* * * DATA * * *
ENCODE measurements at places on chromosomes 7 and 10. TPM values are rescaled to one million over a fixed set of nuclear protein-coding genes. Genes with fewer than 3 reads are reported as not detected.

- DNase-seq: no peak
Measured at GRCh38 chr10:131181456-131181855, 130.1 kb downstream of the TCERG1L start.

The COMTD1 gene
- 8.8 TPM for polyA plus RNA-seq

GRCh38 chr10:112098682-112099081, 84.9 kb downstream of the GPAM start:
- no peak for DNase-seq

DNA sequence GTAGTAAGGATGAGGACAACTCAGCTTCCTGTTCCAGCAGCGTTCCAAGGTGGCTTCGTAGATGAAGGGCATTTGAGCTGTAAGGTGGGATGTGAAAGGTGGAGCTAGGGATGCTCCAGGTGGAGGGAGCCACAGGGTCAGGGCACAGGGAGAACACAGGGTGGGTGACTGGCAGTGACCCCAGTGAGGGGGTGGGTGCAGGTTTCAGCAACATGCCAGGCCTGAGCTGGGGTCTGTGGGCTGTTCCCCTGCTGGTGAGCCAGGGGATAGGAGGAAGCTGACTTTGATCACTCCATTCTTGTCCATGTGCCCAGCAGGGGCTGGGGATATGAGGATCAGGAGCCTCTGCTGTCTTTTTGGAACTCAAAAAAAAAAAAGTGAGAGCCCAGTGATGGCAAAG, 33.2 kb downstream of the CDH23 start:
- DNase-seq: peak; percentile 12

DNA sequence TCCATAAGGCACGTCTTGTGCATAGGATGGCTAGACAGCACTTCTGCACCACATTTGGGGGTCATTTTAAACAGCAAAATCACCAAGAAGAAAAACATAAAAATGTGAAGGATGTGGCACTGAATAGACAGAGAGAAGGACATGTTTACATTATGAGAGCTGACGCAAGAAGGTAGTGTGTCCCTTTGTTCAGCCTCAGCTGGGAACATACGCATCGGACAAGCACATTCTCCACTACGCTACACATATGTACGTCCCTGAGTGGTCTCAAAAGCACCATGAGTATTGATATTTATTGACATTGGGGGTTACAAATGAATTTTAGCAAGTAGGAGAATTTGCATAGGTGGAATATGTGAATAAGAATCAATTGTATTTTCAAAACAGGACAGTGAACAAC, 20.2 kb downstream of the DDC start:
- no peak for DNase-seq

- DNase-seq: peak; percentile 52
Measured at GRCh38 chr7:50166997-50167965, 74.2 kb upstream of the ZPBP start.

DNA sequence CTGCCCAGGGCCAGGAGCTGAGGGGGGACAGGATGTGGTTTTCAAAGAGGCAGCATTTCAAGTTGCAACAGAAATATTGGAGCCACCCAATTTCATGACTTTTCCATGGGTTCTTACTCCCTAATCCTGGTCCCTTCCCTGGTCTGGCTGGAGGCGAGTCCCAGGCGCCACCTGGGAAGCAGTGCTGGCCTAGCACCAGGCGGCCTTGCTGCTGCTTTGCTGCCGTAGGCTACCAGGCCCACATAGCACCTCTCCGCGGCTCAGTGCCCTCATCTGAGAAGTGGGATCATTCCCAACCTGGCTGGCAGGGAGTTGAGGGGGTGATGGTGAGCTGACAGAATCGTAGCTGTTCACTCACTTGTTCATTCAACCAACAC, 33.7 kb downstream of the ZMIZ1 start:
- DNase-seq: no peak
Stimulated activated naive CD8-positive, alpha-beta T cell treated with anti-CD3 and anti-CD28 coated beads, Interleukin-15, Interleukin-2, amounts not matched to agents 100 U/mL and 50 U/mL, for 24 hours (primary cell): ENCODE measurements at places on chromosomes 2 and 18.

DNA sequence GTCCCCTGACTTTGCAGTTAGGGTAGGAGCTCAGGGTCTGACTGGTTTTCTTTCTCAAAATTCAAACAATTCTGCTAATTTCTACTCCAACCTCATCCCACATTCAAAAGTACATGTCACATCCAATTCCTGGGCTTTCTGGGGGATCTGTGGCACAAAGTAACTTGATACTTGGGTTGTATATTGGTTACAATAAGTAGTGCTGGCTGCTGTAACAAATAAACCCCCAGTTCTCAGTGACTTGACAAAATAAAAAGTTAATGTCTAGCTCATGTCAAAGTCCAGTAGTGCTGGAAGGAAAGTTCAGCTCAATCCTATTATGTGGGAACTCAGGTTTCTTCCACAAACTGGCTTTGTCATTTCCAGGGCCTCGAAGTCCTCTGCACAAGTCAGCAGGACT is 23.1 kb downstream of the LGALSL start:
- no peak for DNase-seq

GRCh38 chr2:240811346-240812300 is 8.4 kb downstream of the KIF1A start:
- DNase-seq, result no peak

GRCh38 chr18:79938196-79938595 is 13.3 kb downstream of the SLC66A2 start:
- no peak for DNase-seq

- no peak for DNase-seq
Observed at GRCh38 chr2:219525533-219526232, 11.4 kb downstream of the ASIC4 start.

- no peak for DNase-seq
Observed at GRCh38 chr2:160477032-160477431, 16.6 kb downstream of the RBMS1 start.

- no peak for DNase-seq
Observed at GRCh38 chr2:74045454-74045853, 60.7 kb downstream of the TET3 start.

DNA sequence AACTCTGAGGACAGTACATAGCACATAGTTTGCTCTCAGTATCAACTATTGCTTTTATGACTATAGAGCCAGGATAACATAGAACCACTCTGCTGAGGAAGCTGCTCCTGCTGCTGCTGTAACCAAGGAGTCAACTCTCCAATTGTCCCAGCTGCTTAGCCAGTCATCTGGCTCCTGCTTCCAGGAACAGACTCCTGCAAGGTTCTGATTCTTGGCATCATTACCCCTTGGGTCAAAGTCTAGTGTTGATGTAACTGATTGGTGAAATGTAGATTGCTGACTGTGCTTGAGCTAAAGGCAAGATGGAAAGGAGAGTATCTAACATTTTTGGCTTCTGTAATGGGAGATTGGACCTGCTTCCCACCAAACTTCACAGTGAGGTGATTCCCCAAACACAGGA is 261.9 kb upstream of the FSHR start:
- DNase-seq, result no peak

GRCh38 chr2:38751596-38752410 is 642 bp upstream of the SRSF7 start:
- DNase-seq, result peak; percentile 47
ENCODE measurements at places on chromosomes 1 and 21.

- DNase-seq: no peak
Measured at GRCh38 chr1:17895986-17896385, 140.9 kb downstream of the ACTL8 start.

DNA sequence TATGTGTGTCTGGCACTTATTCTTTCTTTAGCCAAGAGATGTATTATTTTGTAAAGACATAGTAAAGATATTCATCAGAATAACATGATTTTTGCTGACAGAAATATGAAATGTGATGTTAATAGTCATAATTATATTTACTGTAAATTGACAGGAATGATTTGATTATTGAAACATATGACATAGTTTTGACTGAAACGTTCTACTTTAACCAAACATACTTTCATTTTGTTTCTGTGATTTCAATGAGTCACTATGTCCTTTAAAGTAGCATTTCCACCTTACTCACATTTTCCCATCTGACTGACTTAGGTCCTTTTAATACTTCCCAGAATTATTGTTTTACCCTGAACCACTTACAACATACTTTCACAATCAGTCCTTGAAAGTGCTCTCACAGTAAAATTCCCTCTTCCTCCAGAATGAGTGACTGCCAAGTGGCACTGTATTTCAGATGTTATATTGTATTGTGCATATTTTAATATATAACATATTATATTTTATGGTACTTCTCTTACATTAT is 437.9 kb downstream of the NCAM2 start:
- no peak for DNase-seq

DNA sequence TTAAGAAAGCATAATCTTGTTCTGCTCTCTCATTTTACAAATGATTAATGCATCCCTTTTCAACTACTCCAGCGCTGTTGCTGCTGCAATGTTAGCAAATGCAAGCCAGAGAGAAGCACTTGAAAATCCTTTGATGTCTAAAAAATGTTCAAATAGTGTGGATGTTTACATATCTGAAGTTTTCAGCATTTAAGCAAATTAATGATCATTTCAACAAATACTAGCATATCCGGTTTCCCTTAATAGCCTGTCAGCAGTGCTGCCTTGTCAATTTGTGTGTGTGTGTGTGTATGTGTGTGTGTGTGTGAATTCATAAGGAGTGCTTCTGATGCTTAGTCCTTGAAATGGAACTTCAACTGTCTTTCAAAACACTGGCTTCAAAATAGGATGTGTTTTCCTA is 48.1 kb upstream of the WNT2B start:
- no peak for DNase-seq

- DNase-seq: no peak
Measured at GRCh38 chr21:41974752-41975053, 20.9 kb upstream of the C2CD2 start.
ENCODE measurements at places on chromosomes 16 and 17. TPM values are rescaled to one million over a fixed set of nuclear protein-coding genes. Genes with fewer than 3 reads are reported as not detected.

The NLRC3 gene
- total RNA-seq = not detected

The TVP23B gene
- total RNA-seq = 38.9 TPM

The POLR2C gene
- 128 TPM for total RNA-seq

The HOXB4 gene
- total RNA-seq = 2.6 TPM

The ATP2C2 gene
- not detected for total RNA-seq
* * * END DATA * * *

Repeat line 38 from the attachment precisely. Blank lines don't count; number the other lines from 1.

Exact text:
DNA sequence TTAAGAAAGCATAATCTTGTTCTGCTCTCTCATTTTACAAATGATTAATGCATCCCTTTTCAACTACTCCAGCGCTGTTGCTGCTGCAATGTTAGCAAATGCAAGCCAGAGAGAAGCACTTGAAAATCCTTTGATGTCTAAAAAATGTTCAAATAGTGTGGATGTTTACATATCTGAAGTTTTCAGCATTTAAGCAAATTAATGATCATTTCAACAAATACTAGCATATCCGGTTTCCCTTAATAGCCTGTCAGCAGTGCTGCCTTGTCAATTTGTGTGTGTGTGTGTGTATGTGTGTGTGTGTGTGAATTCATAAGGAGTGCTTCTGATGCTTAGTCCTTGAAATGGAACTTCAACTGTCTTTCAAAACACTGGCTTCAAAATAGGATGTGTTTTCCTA is 48.1 kb upstream of the WNT2B start: